The Chinese National Security Commission (CNSC) under which China’s homeland apparatus converges, reports to the Chinese Communist Party (Sun, 2013). Consequently, China’s approach to national security is that of consolidating its various security organs around party interests, much like the DHS that works as cabinet department, works closely with Congressional directives. The CNSC differs from the DHS in that it makes extensive use of its considerable paramilitary assets to maintain law and order, particularly in its more restive provinces (Sun, 2013). This contrasts with DHS which directs the deployment of enforcement personnel, such as directing the National Guard to assist in disaster relief operations.
Unlike the U.S.’ approach to homeland security, China’s internal security apparatus has little consideration for private space, as evidenced by the technology-driven initiatives it is presently rolling out (Sun, 2013). To illustrate, China is leveraging on its growing position as a technology hub to improve its homeland security infrastructure, a trend that the country’s safe cities initiative demonstrates. China’s safe city initiative has initially drawn in the participation of several hundred cities and entails the amalgamation of various information technology applications for the purpose of bolstering public security (Sun, 2013). Specifically, the initiative entails fusing GPS applications, video surveillance of public spaces and biometric information. The outcome of the safe city fusion of technology-driven data is the creation of a metadata analytics platform to undergird the national security policy and responses in China.
The lead agency in the United Kingdom’s (U.K.) homeland security is the MI-5, a local intelligence bureau whose functions have over the years evolved to now cover serious events such as organized crime, terrorism and any other subversive activities within the U.K. (Masse, 2003). Like the DHS, the MI-5 does not have prosecutorial powers per se, but supplies intelligence to law enforcement for further action. Unlike the DHS that is essentially an amalgamation of functions from various standalone departments and agencies, the MI-5 is the point of convergence for all intelligence within UK borders (Masse, 2003). The MI-5 releases the information to the special and regular police contingents for further action such as arrests and prosecution.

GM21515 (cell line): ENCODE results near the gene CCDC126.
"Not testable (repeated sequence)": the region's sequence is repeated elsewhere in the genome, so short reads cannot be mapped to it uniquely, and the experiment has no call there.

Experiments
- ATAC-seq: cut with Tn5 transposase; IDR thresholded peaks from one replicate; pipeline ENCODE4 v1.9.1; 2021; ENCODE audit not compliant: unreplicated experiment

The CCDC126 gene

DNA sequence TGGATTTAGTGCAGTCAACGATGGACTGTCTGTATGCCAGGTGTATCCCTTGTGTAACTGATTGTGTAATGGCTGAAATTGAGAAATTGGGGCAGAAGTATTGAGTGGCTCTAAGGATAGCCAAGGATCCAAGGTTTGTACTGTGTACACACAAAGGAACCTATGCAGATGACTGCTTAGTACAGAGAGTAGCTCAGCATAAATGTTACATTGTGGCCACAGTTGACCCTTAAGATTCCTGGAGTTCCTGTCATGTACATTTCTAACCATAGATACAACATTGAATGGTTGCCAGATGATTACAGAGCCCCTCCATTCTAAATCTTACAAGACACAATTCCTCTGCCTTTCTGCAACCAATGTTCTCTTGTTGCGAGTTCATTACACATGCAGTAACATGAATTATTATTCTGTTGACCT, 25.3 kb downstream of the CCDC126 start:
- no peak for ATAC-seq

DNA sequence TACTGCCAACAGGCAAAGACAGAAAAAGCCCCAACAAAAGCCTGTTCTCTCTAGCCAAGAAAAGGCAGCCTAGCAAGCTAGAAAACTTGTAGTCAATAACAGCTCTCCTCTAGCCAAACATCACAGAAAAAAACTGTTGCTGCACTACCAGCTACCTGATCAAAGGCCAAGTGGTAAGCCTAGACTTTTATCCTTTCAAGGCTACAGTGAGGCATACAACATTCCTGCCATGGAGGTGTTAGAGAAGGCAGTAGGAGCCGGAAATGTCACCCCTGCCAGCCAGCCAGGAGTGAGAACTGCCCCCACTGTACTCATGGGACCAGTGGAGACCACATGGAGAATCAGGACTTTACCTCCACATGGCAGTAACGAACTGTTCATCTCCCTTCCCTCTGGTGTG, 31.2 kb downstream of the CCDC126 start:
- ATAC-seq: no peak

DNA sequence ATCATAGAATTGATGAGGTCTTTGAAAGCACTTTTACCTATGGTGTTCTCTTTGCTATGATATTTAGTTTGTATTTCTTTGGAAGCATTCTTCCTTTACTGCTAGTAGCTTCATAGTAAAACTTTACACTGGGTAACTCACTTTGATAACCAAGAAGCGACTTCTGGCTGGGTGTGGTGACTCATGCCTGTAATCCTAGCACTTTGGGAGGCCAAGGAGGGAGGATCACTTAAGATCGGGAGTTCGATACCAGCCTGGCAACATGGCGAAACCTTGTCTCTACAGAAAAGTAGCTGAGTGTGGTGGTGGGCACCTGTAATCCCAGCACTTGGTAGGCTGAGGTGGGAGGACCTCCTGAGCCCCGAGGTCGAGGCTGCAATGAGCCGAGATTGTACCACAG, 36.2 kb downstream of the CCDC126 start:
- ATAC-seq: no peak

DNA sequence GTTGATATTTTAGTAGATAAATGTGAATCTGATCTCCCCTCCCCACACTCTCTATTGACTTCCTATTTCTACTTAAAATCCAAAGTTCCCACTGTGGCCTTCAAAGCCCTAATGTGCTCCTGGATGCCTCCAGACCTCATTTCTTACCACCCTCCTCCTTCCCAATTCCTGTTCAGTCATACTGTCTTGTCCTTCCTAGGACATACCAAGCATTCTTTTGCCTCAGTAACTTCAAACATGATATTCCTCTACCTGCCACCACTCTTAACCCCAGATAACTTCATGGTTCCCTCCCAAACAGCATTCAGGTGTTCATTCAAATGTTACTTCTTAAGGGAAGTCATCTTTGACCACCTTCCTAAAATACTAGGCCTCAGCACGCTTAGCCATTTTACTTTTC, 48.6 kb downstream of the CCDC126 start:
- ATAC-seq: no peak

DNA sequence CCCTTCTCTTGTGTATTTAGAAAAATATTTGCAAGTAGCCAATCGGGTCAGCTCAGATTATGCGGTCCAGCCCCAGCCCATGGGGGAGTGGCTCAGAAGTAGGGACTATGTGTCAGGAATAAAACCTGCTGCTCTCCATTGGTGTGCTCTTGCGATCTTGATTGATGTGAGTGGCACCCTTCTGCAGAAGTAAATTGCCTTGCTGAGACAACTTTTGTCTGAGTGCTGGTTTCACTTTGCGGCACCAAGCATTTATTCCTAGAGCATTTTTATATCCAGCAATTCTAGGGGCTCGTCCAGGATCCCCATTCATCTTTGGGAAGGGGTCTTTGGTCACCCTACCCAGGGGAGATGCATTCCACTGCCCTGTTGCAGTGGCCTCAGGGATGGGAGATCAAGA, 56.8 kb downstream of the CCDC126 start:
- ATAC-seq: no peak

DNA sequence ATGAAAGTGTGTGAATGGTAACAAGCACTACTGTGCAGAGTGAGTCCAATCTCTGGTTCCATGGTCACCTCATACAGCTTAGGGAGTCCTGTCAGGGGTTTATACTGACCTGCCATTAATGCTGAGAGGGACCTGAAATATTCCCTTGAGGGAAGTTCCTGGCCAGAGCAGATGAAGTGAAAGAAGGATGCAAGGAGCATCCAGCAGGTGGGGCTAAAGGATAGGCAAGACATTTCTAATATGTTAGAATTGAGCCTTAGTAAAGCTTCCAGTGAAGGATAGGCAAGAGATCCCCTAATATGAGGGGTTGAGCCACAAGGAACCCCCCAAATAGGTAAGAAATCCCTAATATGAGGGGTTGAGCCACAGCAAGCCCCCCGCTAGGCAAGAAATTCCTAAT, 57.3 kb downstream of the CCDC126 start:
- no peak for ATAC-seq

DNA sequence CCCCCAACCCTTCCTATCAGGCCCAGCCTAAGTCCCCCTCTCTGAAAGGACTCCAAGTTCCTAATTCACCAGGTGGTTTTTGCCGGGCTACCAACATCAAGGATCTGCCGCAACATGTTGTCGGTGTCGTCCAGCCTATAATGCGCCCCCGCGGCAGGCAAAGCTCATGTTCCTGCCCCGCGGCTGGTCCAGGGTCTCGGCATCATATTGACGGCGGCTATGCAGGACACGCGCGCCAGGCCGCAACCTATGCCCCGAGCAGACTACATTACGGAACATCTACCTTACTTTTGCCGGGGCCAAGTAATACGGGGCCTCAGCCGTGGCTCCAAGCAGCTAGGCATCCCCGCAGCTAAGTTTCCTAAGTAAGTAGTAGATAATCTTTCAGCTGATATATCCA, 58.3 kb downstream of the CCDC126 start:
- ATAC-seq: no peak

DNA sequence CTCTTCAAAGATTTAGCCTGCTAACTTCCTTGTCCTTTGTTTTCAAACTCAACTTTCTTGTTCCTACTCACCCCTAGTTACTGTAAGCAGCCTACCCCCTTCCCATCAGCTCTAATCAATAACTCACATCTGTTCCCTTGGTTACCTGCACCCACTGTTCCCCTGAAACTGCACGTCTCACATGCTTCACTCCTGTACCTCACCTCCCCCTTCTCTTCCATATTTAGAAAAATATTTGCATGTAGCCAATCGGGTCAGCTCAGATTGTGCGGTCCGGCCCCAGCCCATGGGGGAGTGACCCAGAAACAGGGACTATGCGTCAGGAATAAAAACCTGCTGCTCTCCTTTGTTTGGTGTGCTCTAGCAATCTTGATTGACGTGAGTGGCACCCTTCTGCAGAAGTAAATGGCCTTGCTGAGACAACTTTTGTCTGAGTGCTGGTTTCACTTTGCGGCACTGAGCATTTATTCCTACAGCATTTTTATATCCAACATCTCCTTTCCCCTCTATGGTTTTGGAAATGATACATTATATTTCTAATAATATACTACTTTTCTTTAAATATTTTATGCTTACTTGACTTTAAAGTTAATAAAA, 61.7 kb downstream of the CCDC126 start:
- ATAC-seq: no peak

Although primarily an intelligence gathering outfit, the U.K.’s MI-5 can act directly to thwart eminent threats particularly if utilizing regular channels would expose law enforcement to fatalities (Masse, 2003). Still, the emphasis on gathering, evaluating and disseminating domestic intelligence to its civilian counterparts and primarily the British police is a function that distinguishes the MI-5 from the DHS, which largely draws intelligence from its many agencies, with the Homeland Security Investigations being a close counterpart. Still, MI-5’s domestic intelligence gathering is broad compared to
In conclusion, the approaches the United States and other countries use to manage their national security are multi-various and complex, usually in response to the unique security needs of each country. Additionally, each country has their own unique administrative and jurisprudential structures within which their national security apparatus operates. The country’s geopolitical, socioeconomic and populations also determine their approaches to their security. The U.S.’ Federal government with elected officials differs sharply with China’s single party system with officials that the ruling communist party elects. Equally, the threats that Israel contends with differ significantly in magnitude and scope from the threats to national security the U.S. experiences. Also, the U.K.’s long history of ad hoc inter-departmental and inter-agency coordination lends that country’s security apparatus unique bureaucratic-cutting mobilization that is only possible with considerable undertaking in the U.S. homeland apparatus. Nonetheless, the U.S.’ DHS continues to be a model of integrated homeland security management across the world.
Ito, T. (2012). Military-public-private cooperation in disaster relief: Lessons learned from the 2011 great east Japan earthquake. Liaison: A Journal of Civil-Military Humanitarian Relief Collaborations 5, 15-20. Retrieved from https://www.cfe-dmha.org/portals/0/liaison/liaison-2012-vol05.pdf
Masse, T. (2003). Domestic intelligence in the United Kingdom: Applicability of the MI-5 model to the United States. Congressional Research Services/Report for Congress Order Code RL31920, 1-15 https://fas.org/irp/crs/RL31920.pdf
Pockett, C. B. (2005). United States and Israeli homeland security: A comparative analysis of emergency preparedness efforts. The Counterproliferation Papers Future Warfare Series No. 33, 1-52. Retrieved from https://apps.dtic.mil/dtic/tr/fulltext/u2/a456291.pdf
Reese, S. (2013). Defining homeland security: Analysis and congressional considerations. Congressional Research Service, 1-15. https://fas.org/sgp/crs/homesec/R42462.pdf
Sun, Y. (2013). Chinese national security decision-making: processes and challenges. The Brookings Institution for Northeast Asian Policy Studies, 1-27. https://www.brookings.edu/wp-content/uploads/2016/06/chinese-national-security-decisionmaking-sun-paper.pdf